The 2015 winners of the SAB KickStart youth entrepreneurship development programme were announced last week. Five youth-owned businesses were selected to receive a share of R1.5-million in business grants. This is part of our commitment to making a genuine contribution towards the national vision described in the National Development Plan, which requires the creation of one million jobs by 2030 through the involvement of big business and the power of entrepreneurship.
We took some precious time out of the winners’ busy work day to find out what winning means to them, to discuss the challenges of being an entrepreneur and reflect on lessons learned in an intensive year of business development support.
A chance for growth
The overall winner of SAB Kickstart 2015, Clement Pilusa, owner of Pilusa and Mabotja Farming in Tshwane, receives a first place grant fund of R500 000. “We are ecstatic to have received first place. Because of this grant, the things we have been longing to do will be possible now, ” says Clement, “We have been wishing for more money to invest in delivery crates, and to increase our stock. We can do this now.” Clement established Pilusa and Mabotja Farming and Projects in 2012, starting out with just vegetables and expanding later into broiler chicken production.
Operating within the Agricultural sector, Clement explains that SAB KickStart has helped him to differentiate his business from competitors and provided him with the opportunity to overcome his biggest business challenge yet. "We are now in a position that we can have better contracts with clients buying from us. Because we’d previously only produced small quantities of chickens, we could not sign contracts with suppliers on a weekly basis, as we were only producing chickens every three months. This KickStart grant allows us to buy more livestock, so that we can produce weekly and have better contracts with our clients."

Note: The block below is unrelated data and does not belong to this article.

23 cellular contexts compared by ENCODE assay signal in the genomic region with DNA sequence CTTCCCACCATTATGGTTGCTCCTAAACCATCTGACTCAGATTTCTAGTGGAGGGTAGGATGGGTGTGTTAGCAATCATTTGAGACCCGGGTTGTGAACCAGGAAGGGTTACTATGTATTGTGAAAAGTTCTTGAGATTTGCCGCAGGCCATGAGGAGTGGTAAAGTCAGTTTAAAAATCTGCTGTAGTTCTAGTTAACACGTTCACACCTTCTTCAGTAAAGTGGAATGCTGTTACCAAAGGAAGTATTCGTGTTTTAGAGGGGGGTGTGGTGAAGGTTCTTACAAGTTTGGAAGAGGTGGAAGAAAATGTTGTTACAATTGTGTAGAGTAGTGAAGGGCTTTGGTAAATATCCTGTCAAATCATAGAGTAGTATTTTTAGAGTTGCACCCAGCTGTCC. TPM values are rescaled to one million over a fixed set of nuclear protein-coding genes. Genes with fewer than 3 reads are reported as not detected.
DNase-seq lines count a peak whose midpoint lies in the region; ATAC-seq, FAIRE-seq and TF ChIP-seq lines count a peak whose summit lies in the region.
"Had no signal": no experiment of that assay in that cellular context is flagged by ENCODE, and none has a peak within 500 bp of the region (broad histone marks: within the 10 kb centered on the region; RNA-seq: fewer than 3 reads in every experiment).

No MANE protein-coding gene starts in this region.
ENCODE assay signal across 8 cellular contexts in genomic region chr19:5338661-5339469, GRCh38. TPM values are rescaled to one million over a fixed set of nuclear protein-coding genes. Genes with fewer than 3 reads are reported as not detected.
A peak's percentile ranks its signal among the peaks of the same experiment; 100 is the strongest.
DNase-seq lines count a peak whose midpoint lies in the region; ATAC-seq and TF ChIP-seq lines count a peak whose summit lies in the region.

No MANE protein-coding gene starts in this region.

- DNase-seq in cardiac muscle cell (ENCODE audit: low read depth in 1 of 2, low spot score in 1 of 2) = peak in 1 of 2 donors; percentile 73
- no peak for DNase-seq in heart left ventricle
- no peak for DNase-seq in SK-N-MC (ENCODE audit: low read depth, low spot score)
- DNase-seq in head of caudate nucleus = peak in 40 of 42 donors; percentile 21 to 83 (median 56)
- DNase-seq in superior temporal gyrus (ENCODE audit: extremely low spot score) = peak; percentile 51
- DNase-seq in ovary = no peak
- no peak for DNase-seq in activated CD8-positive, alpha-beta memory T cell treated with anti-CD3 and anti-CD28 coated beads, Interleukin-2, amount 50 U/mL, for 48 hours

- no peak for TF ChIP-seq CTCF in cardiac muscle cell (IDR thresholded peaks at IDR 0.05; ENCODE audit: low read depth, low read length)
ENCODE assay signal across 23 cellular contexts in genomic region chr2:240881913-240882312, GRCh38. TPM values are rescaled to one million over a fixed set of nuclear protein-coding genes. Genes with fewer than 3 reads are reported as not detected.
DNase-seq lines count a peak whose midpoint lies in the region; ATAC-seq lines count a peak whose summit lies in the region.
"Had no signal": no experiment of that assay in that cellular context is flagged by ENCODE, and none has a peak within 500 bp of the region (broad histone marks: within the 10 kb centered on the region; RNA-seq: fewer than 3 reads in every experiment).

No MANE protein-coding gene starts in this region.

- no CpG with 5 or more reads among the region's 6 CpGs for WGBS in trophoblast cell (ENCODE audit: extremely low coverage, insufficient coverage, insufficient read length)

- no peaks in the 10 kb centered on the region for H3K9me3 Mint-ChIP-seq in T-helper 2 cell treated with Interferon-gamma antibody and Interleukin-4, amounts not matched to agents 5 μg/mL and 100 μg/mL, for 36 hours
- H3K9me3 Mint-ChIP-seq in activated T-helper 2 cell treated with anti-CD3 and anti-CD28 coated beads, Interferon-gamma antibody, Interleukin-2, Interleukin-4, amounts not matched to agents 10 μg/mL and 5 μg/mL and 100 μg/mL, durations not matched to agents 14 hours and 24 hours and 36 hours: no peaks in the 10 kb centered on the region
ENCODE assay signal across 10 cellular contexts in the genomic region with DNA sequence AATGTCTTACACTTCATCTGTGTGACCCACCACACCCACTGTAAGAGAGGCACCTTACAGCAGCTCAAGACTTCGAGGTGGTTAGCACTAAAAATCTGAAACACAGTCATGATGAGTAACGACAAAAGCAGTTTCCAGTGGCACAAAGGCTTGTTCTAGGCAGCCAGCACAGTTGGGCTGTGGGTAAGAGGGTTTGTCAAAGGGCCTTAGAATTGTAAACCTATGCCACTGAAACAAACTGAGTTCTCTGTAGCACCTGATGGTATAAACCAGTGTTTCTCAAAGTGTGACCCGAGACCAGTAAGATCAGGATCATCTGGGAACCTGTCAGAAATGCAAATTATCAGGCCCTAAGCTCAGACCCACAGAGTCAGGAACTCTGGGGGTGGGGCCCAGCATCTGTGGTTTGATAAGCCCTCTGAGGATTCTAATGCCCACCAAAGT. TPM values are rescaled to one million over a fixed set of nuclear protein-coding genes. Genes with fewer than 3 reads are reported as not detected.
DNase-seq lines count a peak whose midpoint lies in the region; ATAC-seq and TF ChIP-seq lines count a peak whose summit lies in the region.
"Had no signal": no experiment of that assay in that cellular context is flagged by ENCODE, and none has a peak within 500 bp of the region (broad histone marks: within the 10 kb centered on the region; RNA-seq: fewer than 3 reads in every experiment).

Sound business advice
Ranjan Sewgambar, a private practice audiologist from Durban took second place and a grant of R400 000. Established in 2009, his healthcare practice provides diagnostic audiology and hearing aid services – for paediatric and elderly patients alike – and convenient bedside assessments. “Receiving this grant means I am able to grow my business further, ” says Ranjan, “I am able to use this seed capital for improving infrastructure and processes throughout the business. Through the KickStart programme I have learned the importance of a strong marketing plan and I have been taught how to focus on my market, know who my customers are, and how to understand them well, ” he explains. The model of business development support received through KickStart is designed to ensure that the start-up businesses thrive rather than merely survive. Ranjan notes that the biggest challenge he has been able to overcome during his time in the programme was “reducing time for receiving money. By improving processes within my business, I significantly improved my cash flow.”
Contributing to a Cleaner tomorrow
Third place winner, Caroline Kgomo of Meqheleng Waste Management in the Free State receives a business grant of R300 000. Her business was started in 2012 and specialises in waste collection and recycling, with a buy-back centre for waste material like glass, plastic, paper and cardboard. The business also develops integrated waste management solutions for companies, government departments and local municipalities. Caroline remarks that there is room for improvement in the recycling industry, as a practice that is not widespread, and it is here that she intends to make her contribution.